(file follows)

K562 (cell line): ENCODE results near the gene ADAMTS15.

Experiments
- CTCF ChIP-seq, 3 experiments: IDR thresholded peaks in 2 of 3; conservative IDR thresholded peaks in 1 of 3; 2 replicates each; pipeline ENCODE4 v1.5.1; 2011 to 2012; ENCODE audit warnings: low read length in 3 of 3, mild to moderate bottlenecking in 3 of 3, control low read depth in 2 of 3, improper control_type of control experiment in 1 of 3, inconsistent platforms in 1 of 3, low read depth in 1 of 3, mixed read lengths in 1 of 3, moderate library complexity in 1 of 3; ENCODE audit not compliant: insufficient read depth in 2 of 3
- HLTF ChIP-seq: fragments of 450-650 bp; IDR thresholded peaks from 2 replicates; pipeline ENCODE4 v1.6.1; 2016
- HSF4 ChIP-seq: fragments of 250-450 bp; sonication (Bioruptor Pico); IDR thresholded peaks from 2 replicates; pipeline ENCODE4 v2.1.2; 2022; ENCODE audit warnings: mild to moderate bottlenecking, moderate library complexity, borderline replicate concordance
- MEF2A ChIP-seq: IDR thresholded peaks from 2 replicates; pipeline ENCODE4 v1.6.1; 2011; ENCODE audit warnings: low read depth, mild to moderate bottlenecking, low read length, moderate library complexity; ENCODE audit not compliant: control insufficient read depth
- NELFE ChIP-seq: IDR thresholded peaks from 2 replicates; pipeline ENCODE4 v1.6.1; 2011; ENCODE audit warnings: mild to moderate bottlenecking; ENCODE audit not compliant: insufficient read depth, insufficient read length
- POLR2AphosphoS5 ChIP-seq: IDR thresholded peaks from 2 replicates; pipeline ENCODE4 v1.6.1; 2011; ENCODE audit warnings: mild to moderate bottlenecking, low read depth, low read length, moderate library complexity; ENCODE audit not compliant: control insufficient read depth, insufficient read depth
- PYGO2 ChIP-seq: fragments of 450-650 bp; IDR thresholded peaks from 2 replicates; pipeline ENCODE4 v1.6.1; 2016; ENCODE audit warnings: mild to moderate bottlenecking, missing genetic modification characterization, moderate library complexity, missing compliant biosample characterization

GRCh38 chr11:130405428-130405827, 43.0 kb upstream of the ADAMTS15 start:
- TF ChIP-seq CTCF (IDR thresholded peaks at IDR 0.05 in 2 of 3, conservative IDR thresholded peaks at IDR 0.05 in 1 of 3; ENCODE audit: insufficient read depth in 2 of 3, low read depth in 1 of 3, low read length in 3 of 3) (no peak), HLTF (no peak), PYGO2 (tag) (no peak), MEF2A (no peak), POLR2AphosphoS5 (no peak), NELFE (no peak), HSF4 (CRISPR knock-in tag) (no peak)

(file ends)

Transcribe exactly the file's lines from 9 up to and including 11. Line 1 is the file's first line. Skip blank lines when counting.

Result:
- PYGO2 ChIP-seq: fragments of 450-650 bp; IDR thresholded peaks from 2 replicates; pipeline ENCODE4 v1.6.1; 2016; ENCODE audit warnings: mild to moderate bottlenecking, missing genetic modification characterization, moderate library complexity, missing compliant biosample characterization

GRCh38 chr11:130405428-130405827, 43.0 kb upstream of the ADAMTS15 start:
- TF ChIP-seq CTCF (IDR thresholded peaks at IDR 0.05 in 2 of 3, conservative IDR thresholded peaks at IDR 0.05 in 1 of 3; ENCODE audit: insufficient read depth in 2 of 3, low read depth in 1 of 3, low read length in 3 of 3) (no peak), HLTF (no peak), PYGO2 (tag) (no peak), MEF2A (no peak), POLR2AphosphoS5 (no peak), NELFE (no peak), HSF4 (CRISPR knock-in tag) (no peak)